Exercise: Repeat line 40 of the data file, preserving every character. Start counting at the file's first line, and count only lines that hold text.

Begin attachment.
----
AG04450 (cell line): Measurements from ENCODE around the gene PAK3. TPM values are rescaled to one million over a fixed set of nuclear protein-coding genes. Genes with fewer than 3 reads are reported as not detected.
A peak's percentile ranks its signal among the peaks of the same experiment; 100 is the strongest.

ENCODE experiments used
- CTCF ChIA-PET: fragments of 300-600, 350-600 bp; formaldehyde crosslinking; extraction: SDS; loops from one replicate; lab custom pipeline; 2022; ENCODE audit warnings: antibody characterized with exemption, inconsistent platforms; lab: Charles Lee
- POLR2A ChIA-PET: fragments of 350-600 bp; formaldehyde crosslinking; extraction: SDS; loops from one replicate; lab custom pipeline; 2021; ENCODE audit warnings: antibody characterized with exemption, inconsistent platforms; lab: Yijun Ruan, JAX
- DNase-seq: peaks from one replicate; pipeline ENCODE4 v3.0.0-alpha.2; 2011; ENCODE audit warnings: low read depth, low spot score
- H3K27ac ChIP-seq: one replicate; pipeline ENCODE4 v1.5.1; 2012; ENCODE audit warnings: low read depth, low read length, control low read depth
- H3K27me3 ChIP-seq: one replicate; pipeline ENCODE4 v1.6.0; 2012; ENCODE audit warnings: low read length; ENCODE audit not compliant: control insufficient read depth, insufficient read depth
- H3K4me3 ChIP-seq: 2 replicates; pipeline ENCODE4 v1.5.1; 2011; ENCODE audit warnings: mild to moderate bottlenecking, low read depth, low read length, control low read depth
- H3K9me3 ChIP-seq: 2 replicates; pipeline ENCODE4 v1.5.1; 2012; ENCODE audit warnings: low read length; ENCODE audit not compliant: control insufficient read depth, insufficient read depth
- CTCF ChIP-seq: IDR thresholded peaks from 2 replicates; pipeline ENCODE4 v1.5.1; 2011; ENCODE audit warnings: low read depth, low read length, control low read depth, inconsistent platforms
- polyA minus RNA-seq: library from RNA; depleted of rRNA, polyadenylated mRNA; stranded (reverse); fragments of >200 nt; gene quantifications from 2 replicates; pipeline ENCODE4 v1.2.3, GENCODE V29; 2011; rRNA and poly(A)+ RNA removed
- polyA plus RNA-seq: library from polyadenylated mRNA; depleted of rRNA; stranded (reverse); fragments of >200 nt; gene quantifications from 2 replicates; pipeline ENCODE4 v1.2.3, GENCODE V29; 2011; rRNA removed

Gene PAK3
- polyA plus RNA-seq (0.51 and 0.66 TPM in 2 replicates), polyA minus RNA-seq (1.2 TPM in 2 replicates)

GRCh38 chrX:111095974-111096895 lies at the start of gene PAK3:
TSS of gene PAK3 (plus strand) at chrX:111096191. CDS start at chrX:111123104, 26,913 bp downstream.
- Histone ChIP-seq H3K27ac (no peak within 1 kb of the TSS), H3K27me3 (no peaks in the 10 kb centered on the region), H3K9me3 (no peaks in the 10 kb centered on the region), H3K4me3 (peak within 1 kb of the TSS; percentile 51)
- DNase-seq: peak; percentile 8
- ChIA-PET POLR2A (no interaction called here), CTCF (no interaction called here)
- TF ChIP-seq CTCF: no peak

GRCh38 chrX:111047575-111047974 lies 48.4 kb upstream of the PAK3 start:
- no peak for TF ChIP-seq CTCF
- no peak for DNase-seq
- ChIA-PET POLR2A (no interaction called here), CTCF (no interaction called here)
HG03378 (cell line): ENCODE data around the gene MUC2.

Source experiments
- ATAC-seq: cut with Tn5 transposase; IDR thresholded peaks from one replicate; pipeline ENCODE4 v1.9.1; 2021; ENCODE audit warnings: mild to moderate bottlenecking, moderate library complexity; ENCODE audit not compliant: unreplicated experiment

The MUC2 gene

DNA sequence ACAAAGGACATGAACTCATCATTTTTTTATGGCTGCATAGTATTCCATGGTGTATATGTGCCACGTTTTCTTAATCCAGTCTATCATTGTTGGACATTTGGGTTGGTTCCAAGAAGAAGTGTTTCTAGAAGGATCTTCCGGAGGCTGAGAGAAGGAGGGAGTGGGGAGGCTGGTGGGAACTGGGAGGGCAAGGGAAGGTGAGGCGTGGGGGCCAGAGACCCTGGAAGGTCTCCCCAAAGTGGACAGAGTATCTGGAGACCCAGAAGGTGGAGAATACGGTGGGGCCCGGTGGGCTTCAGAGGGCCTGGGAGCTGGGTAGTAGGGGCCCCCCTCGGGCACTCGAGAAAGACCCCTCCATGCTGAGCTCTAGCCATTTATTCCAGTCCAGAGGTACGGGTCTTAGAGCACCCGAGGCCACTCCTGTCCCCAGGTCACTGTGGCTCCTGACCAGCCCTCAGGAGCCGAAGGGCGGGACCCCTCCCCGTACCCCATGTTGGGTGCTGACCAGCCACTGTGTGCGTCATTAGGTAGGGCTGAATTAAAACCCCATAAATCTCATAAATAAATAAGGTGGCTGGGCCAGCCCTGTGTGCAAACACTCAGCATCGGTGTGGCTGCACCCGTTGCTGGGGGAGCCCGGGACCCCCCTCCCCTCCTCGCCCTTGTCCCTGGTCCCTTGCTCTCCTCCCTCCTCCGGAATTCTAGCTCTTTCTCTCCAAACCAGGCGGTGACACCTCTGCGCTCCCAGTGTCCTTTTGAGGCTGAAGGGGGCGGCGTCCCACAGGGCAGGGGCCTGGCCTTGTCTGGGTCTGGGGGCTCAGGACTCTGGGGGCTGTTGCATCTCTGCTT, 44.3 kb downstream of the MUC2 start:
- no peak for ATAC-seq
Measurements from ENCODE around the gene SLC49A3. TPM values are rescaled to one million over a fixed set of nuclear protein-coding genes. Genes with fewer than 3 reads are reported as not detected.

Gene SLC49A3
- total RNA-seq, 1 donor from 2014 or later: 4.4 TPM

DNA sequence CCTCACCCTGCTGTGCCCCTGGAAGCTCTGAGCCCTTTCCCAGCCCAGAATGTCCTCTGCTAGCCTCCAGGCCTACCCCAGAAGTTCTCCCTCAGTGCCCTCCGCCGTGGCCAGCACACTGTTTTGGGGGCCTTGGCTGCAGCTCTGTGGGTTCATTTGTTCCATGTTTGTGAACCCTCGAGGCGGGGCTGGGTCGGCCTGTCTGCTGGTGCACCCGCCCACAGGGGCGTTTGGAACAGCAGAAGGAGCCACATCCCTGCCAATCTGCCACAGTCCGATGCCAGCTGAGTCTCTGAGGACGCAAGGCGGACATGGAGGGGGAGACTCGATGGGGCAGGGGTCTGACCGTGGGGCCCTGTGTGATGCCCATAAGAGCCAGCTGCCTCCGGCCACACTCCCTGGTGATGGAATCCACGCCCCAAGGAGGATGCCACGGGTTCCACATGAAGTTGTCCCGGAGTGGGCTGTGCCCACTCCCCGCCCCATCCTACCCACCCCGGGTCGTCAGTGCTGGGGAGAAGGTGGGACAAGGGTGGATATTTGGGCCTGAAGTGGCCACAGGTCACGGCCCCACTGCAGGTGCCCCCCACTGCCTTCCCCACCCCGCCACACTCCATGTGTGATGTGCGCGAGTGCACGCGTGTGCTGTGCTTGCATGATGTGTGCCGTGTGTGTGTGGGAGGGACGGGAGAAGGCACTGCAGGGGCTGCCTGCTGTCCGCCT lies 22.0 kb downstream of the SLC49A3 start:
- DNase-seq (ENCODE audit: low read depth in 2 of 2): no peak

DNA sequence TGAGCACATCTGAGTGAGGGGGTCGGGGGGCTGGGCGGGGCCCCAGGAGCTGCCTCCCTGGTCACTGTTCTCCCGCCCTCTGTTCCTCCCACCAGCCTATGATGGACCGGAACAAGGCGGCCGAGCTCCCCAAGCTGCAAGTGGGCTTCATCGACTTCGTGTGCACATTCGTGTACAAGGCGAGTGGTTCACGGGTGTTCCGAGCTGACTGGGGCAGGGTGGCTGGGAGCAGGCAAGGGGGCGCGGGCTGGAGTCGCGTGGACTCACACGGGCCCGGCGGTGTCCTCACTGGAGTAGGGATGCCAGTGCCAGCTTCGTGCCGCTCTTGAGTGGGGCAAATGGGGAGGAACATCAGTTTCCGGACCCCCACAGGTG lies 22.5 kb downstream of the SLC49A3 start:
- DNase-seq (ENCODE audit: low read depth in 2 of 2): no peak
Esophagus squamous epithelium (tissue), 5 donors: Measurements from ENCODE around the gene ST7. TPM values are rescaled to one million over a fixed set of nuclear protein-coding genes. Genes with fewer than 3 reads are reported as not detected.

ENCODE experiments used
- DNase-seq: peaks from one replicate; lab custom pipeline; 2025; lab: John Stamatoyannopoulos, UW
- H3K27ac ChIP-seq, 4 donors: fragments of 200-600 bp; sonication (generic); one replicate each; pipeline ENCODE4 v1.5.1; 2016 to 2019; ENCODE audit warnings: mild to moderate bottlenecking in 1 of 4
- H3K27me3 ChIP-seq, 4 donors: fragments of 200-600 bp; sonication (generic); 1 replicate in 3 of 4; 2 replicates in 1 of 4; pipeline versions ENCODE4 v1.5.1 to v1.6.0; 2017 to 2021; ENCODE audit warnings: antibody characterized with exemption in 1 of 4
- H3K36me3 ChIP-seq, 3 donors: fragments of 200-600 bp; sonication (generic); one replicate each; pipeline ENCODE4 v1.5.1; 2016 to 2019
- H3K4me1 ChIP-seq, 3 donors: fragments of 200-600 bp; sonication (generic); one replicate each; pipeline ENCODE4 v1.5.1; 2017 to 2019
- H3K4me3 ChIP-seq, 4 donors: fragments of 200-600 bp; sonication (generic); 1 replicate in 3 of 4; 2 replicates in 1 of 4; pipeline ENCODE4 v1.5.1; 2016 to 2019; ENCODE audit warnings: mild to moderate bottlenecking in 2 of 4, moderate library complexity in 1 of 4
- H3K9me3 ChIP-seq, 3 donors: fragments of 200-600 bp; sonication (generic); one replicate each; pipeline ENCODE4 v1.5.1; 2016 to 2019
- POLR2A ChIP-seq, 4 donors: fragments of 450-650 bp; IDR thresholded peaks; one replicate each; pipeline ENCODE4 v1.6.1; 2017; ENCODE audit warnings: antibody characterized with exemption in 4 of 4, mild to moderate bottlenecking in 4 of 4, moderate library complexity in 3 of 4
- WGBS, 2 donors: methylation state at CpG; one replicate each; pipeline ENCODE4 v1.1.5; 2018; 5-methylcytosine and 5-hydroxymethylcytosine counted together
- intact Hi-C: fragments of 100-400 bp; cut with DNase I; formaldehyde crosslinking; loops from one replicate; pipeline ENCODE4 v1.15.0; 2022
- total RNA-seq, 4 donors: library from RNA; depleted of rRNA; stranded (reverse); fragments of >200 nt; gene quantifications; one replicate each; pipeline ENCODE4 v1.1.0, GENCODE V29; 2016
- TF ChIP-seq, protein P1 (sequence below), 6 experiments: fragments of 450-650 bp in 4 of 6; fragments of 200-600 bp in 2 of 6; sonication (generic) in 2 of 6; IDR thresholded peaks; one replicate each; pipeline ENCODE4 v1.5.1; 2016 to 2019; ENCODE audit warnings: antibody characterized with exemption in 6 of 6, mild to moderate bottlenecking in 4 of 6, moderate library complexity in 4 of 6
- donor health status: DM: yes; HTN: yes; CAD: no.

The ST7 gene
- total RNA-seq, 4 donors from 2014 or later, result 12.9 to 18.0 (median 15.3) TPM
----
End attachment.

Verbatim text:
ENCODE experiments used